The field for next month's Tour of Murcia won't include any Italian squads after race organizer Paco Guzmán took the decision to bar them as a protest against the treatment of local cycling hero Alejandro Valverde, who is currently banned from racing in Italy.
"There will be no Italian teams participating due to the fact that they aren't letting Valverde race in that country," Guzmán told sports daily AS. "Alejandro is Murcia's best rider and I don't want them in our race."
Valverde has been banned from racing in Italy for two years after the Italian Olympic Committee (CONI) alleged he had been linked to the Operación Puerto blood doping ring based what they have insisted is DNA evidence. Valverde has challenged the ban with an appeal to the Court of Arbitration for Sport, which is due to give a ruling on the case next month.
Asked how he would feel if the CAS ruled against Valverde, Guzmán was adamant he would not be swayed. "We might be mistaken, but I don't like to see how they have treated Valverde and the fact that he is banned in Italy. For that reason I don't want the Italians coming here."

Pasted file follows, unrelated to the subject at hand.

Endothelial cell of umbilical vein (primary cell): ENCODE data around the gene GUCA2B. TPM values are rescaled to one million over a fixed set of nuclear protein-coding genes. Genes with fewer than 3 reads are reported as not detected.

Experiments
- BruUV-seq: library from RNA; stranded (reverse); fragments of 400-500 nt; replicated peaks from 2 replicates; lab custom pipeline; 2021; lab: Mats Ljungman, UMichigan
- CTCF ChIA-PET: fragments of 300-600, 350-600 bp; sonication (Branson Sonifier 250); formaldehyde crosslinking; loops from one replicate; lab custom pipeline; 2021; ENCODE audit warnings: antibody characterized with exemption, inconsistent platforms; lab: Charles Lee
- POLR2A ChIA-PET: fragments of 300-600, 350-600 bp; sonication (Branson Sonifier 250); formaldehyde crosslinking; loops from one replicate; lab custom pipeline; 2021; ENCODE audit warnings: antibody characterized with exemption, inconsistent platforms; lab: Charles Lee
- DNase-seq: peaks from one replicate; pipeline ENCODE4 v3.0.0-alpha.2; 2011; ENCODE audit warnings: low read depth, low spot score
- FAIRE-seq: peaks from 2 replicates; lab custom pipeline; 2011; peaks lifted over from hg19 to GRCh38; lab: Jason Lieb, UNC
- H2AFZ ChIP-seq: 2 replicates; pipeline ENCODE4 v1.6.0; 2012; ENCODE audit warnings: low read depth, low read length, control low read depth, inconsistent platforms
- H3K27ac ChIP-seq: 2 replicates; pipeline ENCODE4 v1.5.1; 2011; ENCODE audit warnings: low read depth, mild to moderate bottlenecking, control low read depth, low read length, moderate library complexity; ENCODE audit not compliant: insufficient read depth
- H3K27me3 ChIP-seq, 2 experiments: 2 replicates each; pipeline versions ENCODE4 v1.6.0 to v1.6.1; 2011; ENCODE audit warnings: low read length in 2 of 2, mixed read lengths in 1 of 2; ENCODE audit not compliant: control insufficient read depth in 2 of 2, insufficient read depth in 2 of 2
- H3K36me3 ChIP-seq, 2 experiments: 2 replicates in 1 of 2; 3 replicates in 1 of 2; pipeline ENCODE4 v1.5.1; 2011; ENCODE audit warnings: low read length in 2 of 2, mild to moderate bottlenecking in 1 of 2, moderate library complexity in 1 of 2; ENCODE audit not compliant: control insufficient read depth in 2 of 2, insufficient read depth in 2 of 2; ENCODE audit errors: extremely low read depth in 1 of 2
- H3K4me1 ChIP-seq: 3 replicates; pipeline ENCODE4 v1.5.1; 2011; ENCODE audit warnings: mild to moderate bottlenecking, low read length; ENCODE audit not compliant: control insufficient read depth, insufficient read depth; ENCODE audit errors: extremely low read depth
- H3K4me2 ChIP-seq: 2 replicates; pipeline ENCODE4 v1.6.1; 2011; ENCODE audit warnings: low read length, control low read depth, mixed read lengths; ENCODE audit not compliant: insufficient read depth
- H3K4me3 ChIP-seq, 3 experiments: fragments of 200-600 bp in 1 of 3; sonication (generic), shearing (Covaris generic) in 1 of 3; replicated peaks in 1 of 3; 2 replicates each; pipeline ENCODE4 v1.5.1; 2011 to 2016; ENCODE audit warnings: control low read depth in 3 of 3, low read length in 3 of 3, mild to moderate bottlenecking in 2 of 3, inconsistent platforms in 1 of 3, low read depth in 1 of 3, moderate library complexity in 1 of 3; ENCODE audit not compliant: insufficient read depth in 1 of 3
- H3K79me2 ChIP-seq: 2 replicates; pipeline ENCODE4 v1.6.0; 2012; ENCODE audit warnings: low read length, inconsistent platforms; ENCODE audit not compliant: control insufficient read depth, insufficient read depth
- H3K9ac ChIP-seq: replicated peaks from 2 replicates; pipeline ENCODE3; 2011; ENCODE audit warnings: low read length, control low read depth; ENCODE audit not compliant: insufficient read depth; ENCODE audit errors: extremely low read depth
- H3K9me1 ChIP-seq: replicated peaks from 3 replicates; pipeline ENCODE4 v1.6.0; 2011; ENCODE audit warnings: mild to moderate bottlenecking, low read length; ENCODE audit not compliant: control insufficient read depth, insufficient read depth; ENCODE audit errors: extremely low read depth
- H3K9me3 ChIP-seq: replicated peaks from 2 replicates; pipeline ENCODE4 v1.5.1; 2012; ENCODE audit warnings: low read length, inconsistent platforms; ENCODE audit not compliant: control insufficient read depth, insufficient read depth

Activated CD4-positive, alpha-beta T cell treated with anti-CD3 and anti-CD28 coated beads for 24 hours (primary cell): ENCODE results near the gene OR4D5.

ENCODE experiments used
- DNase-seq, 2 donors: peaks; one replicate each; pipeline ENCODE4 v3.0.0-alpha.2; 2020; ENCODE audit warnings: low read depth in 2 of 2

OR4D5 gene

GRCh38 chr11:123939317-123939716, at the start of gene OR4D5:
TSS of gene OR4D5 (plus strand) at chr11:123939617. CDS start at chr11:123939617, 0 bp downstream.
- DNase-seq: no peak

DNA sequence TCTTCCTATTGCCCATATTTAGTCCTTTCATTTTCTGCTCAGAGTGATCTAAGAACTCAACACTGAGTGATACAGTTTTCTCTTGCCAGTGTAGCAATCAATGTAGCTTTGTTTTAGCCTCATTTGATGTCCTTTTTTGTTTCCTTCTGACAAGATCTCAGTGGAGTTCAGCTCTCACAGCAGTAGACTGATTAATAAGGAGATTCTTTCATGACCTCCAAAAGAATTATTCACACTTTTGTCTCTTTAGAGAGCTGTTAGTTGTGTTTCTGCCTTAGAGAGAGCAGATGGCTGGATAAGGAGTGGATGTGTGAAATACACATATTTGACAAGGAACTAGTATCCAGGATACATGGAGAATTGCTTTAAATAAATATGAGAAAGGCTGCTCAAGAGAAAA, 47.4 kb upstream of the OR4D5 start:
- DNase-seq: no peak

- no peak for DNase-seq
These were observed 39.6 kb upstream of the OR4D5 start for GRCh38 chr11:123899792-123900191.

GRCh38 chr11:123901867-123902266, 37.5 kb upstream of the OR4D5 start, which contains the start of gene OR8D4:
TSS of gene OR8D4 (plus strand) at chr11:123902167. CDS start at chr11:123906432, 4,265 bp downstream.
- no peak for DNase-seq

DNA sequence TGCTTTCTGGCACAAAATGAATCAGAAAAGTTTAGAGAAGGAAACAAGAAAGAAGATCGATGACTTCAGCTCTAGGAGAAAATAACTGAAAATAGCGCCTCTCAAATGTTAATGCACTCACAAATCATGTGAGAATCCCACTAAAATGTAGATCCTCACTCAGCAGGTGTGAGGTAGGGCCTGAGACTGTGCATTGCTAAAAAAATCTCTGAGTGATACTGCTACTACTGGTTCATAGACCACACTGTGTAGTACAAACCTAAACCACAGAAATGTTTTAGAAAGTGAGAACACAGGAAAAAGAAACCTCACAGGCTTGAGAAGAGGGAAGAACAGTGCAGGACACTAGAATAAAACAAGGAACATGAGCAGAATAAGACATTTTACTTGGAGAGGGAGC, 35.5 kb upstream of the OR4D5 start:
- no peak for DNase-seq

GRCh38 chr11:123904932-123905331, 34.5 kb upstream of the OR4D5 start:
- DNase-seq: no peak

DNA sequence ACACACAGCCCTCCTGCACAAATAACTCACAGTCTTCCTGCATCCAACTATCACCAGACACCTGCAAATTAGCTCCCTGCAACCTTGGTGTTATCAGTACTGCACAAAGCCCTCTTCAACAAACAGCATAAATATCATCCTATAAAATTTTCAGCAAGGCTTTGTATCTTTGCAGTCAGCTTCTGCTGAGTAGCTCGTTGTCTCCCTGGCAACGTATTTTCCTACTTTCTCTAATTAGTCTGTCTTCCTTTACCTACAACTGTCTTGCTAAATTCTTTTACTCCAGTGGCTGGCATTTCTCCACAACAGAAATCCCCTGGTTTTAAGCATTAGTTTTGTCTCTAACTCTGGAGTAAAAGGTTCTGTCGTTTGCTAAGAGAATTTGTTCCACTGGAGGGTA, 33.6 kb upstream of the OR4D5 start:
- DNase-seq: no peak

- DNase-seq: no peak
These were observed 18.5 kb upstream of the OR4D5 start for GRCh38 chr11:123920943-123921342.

What seems a bizarre decision was described by Spanish cycling federation president Juan Carlos Castaño as "rather illogical". Castaño added: "No action should be taken while the CAS is drawing up its judgment. The Italian teams have got nothing to do with this."
The news is made even more surprising given the fact that Spain's top-line teams have already said that they will not be taking part in the race. This is due to an ongoing dispute between the Spanish race organisers' association and the teams' association about safety issues and appearance payments.
Consequently, the Caisse d'Epargne team that features Valverde as well as fellow Murcian riders Luis León Sánchez, Francisco Pérez and José Joaquín Rojas won't be starting the event. Neither will Euskaltel, Footon-Servetto, Xacobeo nor Andalucía.
In another twist, Madrid's provincial court has ruled that the CONI should not have used evidence from the Puerto case to take action against him. The court added that the CONI was not fit to take action against the Spaniard because the body is not linked to the Italian judiciary.
Peter Cossins has written about professional cycling since 1993 and is a contributing editor to Procycling. He is the author of The Monuments: The Grit and the Glory of Cycling's Greatest One-Day Races (Bloomsbury, March 2014) and has translated Christophe Bassons' autobiography, A Clean Break (Bloomsbury, July 2014).
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